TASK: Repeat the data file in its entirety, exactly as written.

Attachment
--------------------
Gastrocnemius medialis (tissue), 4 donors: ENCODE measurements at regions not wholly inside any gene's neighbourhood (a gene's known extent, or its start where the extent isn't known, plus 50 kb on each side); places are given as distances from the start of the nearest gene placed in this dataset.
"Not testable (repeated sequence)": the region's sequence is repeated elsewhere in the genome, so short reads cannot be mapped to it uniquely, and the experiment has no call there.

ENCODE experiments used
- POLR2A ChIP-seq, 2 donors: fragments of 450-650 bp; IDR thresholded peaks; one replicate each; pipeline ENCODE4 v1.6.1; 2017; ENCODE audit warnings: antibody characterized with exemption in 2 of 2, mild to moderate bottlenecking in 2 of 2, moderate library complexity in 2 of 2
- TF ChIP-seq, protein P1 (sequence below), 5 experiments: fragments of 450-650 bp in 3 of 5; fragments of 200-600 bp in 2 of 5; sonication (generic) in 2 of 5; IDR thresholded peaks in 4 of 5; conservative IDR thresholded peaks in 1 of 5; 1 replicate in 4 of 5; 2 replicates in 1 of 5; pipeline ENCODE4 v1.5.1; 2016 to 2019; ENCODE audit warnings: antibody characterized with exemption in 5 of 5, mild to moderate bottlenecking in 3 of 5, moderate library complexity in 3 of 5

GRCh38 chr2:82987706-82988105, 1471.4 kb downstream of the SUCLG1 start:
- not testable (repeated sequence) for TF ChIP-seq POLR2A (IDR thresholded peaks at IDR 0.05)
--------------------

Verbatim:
Gastrocnemius medialis (tissue), 4 donors: ENCODE measurements at regions not wholly inside any gene's neighbourhood (a gene's known extent, or its start where the extent isn't known, plus 50 kb on each side); places are given as distances from the start of the nearest gene placed in this dataset.
"Not testable (repeated sequence)": the region's sequence is repeated elsewhere in the genome, so short reads cannot be mapped to it uniquely, and the experiment has no call there.

ENCODE experiments used
- POLR2A ChIP-seq, 2 donors: fragments of 450-650 bp; IDR thresholded peaks; one replicate each; pipeline ENCODE4 v1.6.1; 2017; ENCODE audit warnings: antibody characterized with exemption in 2 of 2, mild to moderate bottlenecking in 2 of 2, moderate library complexity in 2 of 2
- TF ChIP-seq, protein P1 (sequence below), 5 experiments: fragments of 450-650 bp in 3 of 5; fragments of 200-600 bp in 2 of 5; sonication (generic) in 2 of 5; IDR thresholded peaks in 4 of 5; conservative IDR thresholded peaks in 1 of 5; 1 replicate in 4 of 5; 2 replicates in 1 of 5; pipeline ENCODE4 v1.5.1; 2016 to 2019; ENCODE audit warnings: antibody characterized with exemption in 5 of 5, mild to moderate bottlenecking in 3 of 5, moderate library complexity in 3 of 5

GRCh38 chr2:82987706-82988105, 1471.4 kb downstream of the SUCLG1 start:
- not testable (repeated sequence) for TF ChIP-seq POLR2A (IDR thresholded peaks at IDR 0.05)